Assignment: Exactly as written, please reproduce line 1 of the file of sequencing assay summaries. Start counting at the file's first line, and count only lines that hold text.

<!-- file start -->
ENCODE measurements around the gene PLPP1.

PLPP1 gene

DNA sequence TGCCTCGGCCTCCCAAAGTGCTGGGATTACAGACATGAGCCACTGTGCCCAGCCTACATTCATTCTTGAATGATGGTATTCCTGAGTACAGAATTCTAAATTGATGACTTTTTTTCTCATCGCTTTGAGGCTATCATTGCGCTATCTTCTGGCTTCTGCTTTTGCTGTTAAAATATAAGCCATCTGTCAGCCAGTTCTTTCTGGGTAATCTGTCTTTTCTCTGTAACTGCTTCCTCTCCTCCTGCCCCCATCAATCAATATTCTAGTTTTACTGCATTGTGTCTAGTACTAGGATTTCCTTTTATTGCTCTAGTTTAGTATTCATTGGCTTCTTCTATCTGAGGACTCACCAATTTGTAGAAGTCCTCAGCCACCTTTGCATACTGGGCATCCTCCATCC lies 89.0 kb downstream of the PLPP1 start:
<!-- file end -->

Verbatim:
ENCODE measurements around the gene PLPP1.